Chair (USA), ca. 1812
In the United States’ first decades as a nation, Federal-style furniture, a spare and light neoclassical style, emerged and remained popular until around 1815. New York master cabinetmaker Duncan Phyfe, whose stylistic variances appear on this chair, used Greek and Roman classical forms that could be found in pattern books published overseas, such as Thomas Sheraton’s Cabinet Maker and Upholsterer’s Drawing Book (London, 1793). This chair contains many Sheraton–inspired forms: a straight-lined criss-cross backsplat, straight front legs, subtly curved, klismos-like back legs, and overall symmetrical design. Although it is thought that a contemporary of Phyfe, and not Phyfe himself, made this chair, the master cabinetmaker’s standard deviations are present: reeding on the backsplat crossbars with a central carved rosette, and the so-called thunderbolt or wheat design tied with a bow on the back top panel, a Phyfe hallmark. The thunderbolt might resemble the Greek god Zeus to symbolize New York’s rapid growth, energy, and power as an expanding mercantile city. The use of cane seating and Louis XVI-style front legs are unlike Phyfe, however. When in use, the seat likely would have been covered with a loose cushion.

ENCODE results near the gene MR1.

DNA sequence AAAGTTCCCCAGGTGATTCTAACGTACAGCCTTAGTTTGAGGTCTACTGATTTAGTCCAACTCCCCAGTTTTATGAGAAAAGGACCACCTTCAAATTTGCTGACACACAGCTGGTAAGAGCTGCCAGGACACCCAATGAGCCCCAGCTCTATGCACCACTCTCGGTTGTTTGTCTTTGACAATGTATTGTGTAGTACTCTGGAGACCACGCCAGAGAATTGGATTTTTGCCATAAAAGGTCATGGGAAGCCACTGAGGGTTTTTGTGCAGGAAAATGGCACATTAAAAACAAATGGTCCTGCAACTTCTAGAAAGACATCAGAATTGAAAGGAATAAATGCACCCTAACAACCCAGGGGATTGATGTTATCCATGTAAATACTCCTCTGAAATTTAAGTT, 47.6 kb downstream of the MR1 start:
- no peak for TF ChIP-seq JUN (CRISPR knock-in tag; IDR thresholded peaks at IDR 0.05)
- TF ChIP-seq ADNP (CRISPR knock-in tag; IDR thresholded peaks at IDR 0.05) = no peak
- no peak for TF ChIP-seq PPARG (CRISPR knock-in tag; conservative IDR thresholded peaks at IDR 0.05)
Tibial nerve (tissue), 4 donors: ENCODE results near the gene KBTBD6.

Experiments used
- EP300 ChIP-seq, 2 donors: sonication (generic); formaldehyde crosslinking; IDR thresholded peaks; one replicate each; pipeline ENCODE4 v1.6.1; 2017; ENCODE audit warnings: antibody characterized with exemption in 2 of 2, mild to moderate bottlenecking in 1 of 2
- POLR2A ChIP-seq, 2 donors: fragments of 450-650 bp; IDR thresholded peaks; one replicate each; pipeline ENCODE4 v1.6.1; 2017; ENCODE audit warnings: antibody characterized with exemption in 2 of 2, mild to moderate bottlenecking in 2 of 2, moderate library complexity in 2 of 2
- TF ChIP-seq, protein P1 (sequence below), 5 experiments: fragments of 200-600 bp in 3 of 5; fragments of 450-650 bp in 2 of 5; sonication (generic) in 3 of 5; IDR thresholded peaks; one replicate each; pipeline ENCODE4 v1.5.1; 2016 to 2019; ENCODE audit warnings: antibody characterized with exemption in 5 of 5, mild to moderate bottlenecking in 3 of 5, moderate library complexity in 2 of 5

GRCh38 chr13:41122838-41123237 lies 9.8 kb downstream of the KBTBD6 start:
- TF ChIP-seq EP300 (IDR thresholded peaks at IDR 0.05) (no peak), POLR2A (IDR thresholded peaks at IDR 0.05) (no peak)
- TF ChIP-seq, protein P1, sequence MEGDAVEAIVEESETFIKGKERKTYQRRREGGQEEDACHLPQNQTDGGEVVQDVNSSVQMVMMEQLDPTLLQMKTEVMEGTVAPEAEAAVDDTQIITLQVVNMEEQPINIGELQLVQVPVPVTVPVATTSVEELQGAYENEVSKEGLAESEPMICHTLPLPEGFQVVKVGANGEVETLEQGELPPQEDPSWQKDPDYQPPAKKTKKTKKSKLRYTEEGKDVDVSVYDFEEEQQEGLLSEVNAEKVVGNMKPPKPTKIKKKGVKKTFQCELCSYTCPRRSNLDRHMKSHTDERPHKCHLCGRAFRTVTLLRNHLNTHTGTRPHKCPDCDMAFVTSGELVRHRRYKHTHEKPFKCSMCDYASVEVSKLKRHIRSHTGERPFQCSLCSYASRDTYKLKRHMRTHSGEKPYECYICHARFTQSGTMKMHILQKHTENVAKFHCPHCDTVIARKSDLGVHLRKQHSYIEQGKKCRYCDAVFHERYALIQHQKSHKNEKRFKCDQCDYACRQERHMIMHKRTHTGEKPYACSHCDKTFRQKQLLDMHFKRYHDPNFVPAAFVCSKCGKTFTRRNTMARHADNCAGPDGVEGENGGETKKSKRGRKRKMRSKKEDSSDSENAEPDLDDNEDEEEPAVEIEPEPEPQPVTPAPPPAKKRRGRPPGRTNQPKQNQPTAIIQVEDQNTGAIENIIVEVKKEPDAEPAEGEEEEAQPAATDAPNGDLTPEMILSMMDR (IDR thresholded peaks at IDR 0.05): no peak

This object was bequest of Mrs. John Innes Kane.
Its dimensions are
H x W x D: 80.5 x 54.3 x 54 cm (31 11/16 x 21 3/8 x 21 1/4 in.)
Cite this object as
Chair (USA), ca. 1812; mahogany, caning; H x W x D: 80.5 x 54.3 x 54 cm (31 11/16 x 21 3/8 x 21 1/4 in.); 1927-20-4